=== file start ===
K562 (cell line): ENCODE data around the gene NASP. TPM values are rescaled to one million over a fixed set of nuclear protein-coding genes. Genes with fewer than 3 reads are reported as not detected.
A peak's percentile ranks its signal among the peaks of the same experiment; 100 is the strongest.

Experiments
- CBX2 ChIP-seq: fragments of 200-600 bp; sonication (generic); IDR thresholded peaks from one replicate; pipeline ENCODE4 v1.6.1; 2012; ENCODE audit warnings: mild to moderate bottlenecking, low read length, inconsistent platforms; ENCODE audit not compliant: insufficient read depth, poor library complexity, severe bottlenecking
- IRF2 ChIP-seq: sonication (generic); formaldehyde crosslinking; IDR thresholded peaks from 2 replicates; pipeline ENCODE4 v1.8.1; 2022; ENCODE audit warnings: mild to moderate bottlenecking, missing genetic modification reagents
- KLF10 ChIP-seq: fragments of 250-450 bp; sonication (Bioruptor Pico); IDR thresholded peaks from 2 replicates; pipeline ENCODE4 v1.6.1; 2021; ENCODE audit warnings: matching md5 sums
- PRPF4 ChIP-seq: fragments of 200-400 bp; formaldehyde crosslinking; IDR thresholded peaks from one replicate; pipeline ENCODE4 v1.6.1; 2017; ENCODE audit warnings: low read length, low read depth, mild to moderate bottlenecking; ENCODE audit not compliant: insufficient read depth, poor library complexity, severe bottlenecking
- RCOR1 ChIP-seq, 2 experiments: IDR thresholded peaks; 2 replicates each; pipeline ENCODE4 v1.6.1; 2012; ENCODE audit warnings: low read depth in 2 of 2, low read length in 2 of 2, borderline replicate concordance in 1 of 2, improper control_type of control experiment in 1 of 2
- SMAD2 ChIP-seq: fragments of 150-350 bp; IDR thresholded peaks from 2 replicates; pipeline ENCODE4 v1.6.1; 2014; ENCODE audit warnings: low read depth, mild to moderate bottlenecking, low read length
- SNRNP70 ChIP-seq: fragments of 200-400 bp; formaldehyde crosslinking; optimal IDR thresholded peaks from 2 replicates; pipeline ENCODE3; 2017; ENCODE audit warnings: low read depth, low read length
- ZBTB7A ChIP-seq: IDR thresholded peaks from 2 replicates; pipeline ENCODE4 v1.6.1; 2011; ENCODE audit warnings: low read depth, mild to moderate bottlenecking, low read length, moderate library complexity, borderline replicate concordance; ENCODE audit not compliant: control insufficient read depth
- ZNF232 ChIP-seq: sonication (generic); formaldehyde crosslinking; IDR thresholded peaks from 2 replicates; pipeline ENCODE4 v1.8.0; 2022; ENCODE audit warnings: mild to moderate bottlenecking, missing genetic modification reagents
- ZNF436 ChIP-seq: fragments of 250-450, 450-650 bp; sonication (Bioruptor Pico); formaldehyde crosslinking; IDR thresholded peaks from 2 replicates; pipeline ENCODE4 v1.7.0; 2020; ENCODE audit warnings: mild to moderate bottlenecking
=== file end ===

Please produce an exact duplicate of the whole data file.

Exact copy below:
K562 (cell line): ENCODE data around the gene NASP. TPM values are rescaled to one million over a fixed set of nuclear protein-coding genes. Genes with fewer than 3 reads are reported as not detected.
A peak's percentile ranks its signal among the peaks of the same experiment; 100 is the strongest.

Experiments
- CBX2 ChIP-seq: fragments of 200-600 bp; sonication (generic); IDR thresholded peaks from one replicate; pipeline ENCODE4 v1.6.1; 2012; ENCODE audit warnings: mild to moderate bottlenecking, low read length, inconsistent platforms; ENCODE audit not compliant: insufficient read depth, poor library complexity, severe bottlenecking
- IRF2 ChIP-seq: sonication (generic); formaldehyde crosslinking; IDR thresholded peaks from 2 replicates; pipeline ENCODE4 v1.8.1; 2022; ENCODE audit warnings: mild to moderate bottlenecking, missing genetic modification reagents
- KLF10 ChIP-seq: fragments of 250-450 bp; sonication (Bioruptor Pico); IDR thresholded peaks from 2 replicates; pipeline ENCODE4 v1.6.1; 2021; ENCODE audit warnings: matching md5 sums
- PRPF4 ChIP-seq: fragments of 200-400 bp; formaldehyde crosslinking; IDR thresholded peaks from one replicate; pipeline ENCODE4 v1.6.1; 2017; ENCODE audit warnings: low read length, low read depth, mild to moderate bottlenecking; ENCODE audit not compliant: insufficient read depth, poor library complexity, severe bottlenecking
- RCOR1 ChIP-seq, 2 experiments: IDR thresholded peaks; 2 replicates each; pipeline ENCODE4 v1.6.1; 2012; ENCODE audit warnings: low read depth in 2 of 2, low read length in 2 of 2, borderline replicate concordance in 1 of 2, improper control_type of control experiment in 1 of 2
- SMAD2 ChIP-seq: fragments of 150-350 bp; IDR thresholded peaks from 2 replicates; pipeline ENCODE4 v1.6.1; 2014; ENCODE audit warnings: low read depth, mild to moderate bottlenecking, low read length
- SNRNP70 ChIP-seq: fragments of 200-400 bp; formaldehyde crosslinking; optimal IDR thresholded peaks from 2 replicates; pipeline ENCODE3; 2017; ENCODE audit warnings: low read depth, low read length
- ZBTB7A ChIP-seq: IDR thresholded peaks from 2 replicates; pipeline ENCODE4 v1.6.1; 2011; ENCODE audit warnings: low read depth, mild to moderate bottlenecking, low read length, moderate library complexity, borderline replicate concordance; ENCODE audit not compliant: control insufficient read depth
- ZNF232 ChIP-seq: sonication (generic); formaldehyde crosslinking; IDR thresholded peaks from 2 replicates; pipeline ENCODE4 v1.8.0; 2022; ENCODE audit warnings: mild to moderate bottlenecking, missing genetic modification reagents
- ZNF436 ChIP-seq: fragments of 250-450, 450-650 bp; sonication (Bioruptor Pico); formaldehyde crosslinking; IDR thresholded peaks from 2 replicates; pipeline ENCODE4 v1.7.0; 2020; ENCODE audit warnings: mild to moderate bottlenecking